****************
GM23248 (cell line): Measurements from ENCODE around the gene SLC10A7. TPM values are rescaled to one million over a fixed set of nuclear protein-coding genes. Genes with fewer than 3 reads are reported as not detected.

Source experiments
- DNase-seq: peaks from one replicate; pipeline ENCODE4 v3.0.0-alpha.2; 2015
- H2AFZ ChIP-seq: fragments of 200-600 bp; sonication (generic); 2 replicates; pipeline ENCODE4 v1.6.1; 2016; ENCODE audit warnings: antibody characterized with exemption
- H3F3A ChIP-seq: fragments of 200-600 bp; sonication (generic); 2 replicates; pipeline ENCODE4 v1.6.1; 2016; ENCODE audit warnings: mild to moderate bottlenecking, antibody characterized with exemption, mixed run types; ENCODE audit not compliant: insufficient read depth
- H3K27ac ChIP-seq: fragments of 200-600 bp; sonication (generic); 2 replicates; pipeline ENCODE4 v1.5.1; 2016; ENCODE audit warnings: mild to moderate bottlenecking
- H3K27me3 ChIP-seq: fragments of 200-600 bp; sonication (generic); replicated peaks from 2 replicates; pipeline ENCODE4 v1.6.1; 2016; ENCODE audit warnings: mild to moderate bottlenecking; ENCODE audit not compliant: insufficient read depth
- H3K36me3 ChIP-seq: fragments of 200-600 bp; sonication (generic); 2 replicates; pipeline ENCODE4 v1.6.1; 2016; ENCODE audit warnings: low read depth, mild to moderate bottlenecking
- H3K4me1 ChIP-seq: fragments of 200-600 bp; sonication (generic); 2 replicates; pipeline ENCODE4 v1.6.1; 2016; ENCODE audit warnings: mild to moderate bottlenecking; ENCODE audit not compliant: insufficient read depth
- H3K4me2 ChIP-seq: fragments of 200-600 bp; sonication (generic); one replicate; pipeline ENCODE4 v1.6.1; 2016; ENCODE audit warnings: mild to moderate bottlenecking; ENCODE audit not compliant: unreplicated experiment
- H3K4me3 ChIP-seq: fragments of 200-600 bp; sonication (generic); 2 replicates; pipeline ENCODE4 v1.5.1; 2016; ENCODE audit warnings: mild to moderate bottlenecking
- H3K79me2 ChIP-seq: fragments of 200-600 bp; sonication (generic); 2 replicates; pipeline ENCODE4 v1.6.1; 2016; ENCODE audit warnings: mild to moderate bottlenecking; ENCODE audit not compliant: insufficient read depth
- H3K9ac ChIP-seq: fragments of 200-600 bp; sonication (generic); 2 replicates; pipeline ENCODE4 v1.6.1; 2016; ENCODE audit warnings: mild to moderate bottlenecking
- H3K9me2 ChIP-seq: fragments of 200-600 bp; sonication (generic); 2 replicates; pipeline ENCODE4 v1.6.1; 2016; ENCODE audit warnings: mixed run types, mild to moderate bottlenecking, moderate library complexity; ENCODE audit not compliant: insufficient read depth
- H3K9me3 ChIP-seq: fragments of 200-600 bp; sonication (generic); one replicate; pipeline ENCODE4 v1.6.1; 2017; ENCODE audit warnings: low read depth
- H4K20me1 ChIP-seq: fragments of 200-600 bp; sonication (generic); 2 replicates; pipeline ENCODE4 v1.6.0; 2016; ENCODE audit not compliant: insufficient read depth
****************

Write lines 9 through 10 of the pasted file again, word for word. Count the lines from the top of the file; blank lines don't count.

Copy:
- H3K4me1 ChIP-seq: fragments of 200-600 bp; sonication (generic); 2 replicates; pipeline ENCODE4 v1.6.1; 2016; ENCODE audit warnings: mild to moderate bottlenecking; ENCODE audit not compliant: insufficient read depth
- H3K4me2 ChIP-seq: fragments of 200-600 bp; sonication (generic); one replicate; pipeline ENCODE4 v1.6.1; 2016; ENCODE audit warnings: mild to moderate bottlenecking; ENCODE audit not compliant: unreplicated experiment